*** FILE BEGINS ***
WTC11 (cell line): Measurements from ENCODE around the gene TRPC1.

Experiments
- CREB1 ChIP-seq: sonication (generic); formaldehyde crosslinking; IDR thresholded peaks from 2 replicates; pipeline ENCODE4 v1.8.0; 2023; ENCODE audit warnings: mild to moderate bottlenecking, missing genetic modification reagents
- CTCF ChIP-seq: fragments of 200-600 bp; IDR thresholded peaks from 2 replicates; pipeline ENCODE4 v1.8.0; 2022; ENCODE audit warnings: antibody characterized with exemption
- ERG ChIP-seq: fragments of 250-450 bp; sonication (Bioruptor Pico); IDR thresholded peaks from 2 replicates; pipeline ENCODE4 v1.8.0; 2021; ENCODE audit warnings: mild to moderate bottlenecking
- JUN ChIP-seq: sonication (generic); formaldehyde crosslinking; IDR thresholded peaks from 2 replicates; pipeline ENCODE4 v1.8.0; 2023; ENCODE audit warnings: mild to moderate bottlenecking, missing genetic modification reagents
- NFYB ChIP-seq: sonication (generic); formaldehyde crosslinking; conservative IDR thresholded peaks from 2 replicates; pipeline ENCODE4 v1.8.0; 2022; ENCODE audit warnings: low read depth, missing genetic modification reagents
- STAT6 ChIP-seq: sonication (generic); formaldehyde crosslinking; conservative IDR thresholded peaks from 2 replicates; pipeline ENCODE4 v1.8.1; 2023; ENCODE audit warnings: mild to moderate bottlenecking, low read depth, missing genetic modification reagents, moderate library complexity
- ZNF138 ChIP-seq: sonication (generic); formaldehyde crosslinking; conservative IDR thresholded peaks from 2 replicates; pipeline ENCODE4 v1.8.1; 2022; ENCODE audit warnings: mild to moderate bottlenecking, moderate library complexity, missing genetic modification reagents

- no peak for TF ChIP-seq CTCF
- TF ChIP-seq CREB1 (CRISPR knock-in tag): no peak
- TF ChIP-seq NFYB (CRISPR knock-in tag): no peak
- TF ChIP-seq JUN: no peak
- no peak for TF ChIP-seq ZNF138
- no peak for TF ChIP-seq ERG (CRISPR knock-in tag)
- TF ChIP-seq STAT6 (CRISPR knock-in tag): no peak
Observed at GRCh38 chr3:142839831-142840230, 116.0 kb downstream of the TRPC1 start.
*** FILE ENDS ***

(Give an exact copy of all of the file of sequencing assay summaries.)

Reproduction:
WTC11 (cell line): Measurements from ENCODE around the gene TRPC1.

Experiments
- CREB1 ChIP-seq: sonication (generic); formaldehyde crosslinking; IDR thresholded peaks from 2 replicates; pipeline ENCODE4 v1.8.0; 2023; ENCODE audit warnings: mild to moderate bottlenecking, missing genetic modification reagents
- CTCF ChIP-seq: fragments of 200-600 bp; IDR thresholded peaks from 2 replicates; pipeline ENCODE4 v1.8.0; 2022; ENCODE audit warnings: antibody characterized with exemption
- ERG ChIP-seq: fragments of 250-450 bp; sonication (Bioruptor Pico); IDR thresholded peaks from 2 replicates; pipeline ENCODE4 v1.8.0; 2021; ENCODE audit warnings: mild to moderate bottlenecking
- JUN ChIP-seq: sonication (generic); formaldehyde crosslinking; IDR thresholded peaks from 2 replicates; pipeline ENCODE4 v1.8.0; 2023; ENCODE audit warnings: mild to moderate bottlenecking, missing genetic modification reagents
- NFYB ChIP-seq: sonication (generic); formaldehyde crosslinking; conservative IDR thresholded peaks from 2 replicates; pipeline ENCODE4 v1.8.0; 2022; ENCODE audit warnings: low read depth, missing genetic modification reagents
- STAT6 ChIP-seq: sonication (generic); formaldehyde crosslinking; conservative IDR thresholded peaks from 2 replicates; pipeline ENCODE4 v1.8.1; 2023; ENCODE audit warnings: mild to moderate bottlenecking, low read depth, missing genetic modification reagents, moderate library complexity
- ZNF138 ChIP-seq: sonication (generic); formaldehyde crosslinking; conservative IDR thresholded peaks from 2 replicates; pipeline ENCODE4 v1.8.1; 2022; ENCODE audit warnings: mild to moderate bottlenecking, moderate library complexity, missing genetic modification reagents

- no peak for TF ChIP-seq CTCF
- TF ChIP-seq CREB1 (CRISPR knock-in tag): no peak
- TF ChIP-seq NFYB (CRISPR knock-in tag): no peak
- TF ChIP-seq JUN: no peak
- no peak for TF ChIP-seq ZNF138
- no peak for TF ChIP-seq ERG (CRISPR knock-in tag)
- TF ChIP-seq STAT6 (CRISPR knock-in tag): no peak
Observed at GRCh38 chr3:142839831-142840230, 116.0 kb downstream of the TRPC1 start.